What is a Process Addiction?

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  • Written By: Mary McMahon
  • Edited By: Bronwyn Harris
  • Last Modified Date: 28 April 2020
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Process addiction is an addiction to an activity or process, such as eating, spending money, or gambling. These behaviors can be as debilitating as those associated with substance addictions, and they require psychological treatment. People sometimes have difficulty understanding these conditions, because they believe that people should just be able to stop negative behavior, but process addicts face the same problems that people with substance addictions do.

In many discussions of addiction, the term process addiction is used to create a rough category of addictions which is differentiated from substance addictions. It is a compulsive behavior which is related to a process, while substance addiction requires the ingestion of a particular substance. Substance addictions have been recognized for centuries; process addiction was less widely accepted until the 20th century.

The process of addiction is extremely complex, and it appears to be influenced by a variety of factors. Someone's mental state, genetics, and social status can all contribute to addiction, as can factors like childhood experiences. Addiction appears to be closely linked to the idea of psychological gratification, in that people learn to indulge in an activity or substance to be rewarded in some way, and this in turn creates a state of dependency.

Just like a substance addiction, a process addiction usually starts out small, and people who suffer from such addictions may have an illusion of self control. It can also be very harmful. Chronic gambling and spending, for example, can bankrupt someone in addition to generating large amounts of debt. Compulsive eating can lead to health problems and a host of psychological problems in addition to costing a great deal of money, and many process addictions are linked with a social stigma, as well.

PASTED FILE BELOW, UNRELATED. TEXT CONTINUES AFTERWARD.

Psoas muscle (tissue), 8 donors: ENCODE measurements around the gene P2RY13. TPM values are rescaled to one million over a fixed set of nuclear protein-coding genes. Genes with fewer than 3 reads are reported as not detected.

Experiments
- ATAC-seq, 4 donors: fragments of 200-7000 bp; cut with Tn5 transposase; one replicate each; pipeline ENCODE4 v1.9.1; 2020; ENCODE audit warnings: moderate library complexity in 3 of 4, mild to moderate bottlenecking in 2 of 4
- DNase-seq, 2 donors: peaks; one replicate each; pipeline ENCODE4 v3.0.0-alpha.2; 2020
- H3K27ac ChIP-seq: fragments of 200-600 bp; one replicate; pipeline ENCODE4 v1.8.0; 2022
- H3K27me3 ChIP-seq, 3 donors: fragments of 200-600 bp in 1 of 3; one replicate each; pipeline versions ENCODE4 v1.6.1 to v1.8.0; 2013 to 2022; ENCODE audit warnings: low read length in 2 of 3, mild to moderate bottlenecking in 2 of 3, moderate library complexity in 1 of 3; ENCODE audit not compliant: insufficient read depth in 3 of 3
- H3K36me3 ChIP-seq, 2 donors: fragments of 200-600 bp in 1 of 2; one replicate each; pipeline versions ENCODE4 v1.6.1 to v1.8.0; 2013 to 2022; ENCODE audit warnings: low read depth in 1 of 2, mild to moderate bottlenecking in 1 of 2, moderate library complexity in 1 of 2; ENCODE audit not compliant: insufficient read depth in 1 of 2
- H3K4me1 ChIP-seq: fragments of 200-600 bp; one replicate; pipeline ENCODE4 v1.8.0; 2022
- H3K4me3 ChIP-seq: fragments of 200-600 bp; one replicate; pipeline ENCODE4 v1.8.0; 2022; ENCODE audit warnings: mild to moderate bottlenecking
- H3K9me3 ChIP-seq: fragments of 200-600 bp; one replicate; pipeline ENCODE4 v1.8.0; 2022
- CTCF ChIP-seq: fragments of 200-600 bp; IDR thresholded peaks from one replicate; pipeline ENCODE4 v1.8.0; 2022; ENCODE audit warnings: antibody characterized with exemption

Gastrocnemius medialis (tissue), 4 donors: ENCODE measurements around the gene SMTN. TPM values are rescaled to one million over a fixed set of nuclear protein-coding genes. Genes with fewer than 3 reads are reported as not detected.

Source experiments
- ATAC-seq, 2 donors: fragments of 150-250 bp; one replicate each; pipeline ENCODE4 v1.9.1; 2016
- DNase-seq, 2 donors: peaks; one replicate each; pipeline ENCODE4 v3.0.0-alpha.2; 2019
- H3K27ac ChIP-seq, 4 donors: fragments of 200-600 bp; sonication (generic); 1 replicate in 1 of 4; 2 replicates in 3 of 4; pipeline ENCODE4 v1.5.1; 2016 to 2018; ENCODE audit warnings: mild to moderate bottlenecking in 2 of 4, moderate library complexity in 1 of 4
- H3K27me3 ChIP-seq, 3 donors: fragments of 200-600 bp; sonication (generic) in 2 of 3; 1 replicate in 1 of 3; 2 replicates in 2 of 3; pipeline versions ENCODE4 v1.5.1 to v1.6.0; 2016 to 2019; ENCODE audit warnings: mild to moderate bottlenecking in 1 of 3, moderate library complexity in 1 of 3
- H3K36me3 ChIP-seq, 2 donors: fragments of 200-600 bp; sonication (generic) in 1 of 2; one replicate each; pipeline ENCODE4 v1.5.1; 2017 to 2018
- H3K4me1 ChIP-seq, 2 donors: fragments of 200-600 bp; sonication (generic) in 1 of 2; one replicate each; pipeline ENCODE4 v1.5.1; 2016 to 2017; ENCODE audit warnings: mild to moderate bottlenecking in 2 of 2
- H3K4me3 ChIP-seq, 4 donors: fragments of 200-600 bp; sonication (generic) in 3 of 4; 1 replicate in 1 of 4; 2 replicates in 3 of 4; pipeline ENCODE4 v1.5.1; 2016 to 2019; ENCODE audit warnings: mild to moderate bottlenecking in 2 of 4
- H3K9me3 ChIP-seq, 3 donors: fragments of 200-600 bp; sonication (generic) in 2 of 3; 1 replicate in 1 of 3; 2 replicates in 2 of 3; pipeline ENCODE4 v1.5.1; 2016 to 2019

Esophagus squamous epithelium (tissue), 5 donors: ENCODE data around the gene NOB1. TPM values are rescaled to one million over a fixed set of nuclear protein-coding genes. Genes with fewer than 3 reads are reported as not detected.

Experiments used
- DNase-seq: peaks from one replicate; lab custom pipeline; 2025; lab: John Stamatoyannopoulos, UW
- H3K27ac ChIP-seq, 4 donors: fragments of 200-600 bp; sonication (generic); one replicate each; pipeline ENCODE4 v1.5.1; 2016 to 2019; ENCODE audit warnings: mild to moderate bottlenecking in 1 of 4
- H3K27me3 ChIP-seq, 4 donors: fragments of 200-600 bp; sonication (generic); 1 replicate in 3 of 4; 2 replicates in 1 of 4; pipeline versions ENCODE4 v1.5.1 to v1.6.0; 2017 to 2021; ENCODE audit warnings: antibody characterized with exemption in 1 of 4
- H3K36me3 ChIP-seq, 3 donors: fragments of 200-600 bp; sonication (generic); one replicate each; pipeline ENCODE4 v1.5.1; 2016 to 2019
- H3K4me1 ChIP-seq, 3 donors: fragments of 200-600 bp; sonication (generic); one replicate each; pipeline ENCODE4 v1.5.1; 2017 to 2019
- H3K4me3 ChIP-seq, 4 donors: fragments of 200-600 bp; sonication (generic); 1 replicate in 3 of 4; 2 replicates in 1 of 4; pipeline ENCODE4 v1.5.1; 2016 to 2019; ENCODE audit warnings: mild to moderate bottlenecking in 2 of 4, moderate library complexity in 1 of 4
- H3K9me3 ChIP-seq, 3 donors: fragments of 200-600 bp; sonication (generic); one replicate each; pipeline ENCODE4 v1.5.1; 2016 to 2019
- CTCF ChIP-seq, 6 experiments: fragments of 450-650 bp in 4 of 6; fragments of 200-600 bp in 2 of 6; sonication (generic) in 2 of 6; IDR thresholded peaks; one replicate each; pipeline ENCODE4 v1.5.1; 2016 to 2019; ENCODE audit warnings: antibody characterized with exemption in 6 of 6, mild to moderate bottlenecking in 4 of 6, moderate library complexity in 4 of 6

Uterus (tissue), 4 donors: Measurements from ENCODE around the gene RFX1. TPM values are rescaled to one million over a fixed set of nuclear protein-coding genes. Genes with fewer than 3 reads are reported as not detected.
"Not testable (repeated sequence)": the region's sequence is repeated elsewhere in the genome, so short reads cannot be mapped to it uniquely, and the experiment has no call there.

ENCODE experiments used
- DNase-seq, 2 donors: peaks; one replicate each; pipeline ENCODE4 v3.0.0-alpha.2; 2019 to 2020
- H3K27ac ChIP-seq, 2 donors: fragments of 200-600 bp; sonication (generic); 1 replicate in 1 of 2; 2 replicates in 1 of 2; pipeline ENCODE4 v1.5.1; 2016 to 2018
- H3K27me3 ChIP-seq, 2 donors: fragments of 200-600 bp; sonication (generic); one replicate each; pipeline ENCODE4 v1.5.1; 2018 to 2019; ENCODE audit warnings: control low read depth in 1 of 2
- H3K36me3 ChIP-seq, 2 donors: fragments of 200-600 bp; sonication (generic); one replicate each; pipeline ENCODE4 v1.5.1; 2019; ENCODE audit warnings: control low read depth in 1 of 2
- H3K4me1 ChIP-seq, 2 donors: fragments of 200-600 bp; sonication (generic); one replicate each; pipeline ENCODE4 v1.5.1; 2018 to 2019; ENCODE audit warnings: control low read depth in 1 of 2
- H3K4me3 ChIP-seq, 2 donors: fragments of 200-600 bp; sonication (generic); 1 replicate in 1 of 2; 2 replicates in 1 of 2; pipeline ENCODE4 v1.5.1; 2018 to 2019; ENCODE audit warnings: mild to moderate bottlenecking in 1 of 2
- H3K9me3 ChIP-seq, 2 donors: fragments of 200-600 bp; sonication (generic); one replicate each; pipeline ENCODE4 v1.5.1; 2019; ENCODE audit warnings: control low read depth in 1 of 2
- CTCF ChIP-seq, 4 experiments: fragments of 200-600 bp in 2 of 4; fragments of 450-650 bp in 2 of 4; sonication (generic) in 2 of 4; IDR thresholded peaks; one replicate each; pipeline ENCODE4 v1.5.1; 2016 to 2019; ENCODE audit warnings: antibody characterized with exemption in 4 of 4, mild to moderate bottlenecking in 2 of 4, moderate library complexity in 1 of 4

Treatment for these conditions requires identifying the addictive behavior, and making a commitment to put a stop to it. This can be extremely difficult, and often requires an extensive period in therapy, and sometimes the assistance of tools like pharmaceutical compounds, hypnosis, and other techniques. Treatment courses vary greatly from patient to patient, with equally varied success rates, although many psychologists agree that a conscious desire to address the issue will greatly increase the success rate of therapy.

People who interact with someone who has a process addiction are encouraged to treat that person just as they would treat someone with a substance addiction. Offering drinks to a recovering alcoholic, for example, is generally frowned upon, and likewise it would be considered rude to invite a compulsive shopper who is undergoing treatment on a shopping trip.

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Post 6

Addiction is addiction in whatever form it takes. Looking at it spiritually, psychologically and emotionally, as well as physically, will begin to help start the process of recovery. You have to look at the problem also as a process. Mental health is always a good cue. Community Educator/Integration Specialist for Addiction Recovery

Post 5

it may be so that many people don't believe in any mythical, but many people also don't believe in therapy anymore as it mostly just doesn't work as the only resource of recovery. What about the Minnesota Model, where therapy and 12 steps are combined? and many non-believers find their own inner source of a Higher Power through working the 12 steps. I did and I know many people who did.

Post 4

Twelve step is higher power focused and many addicted people don't have a belief in mythical, mind reading higher powers. The article gave excellent info just as it stated.

Post 3

I also wonder why 12 step model is not suggested as an option. I am an addictions treatment counselor and discuss this in lectures to our chemically addicted populations.

Post 1

This article was very informative. I've never seen the term "process addiction." I'm wondering why 12 Step Recovery wasn't offered as a suggestion for recovery since they work so well, especially combined with individual therapy?

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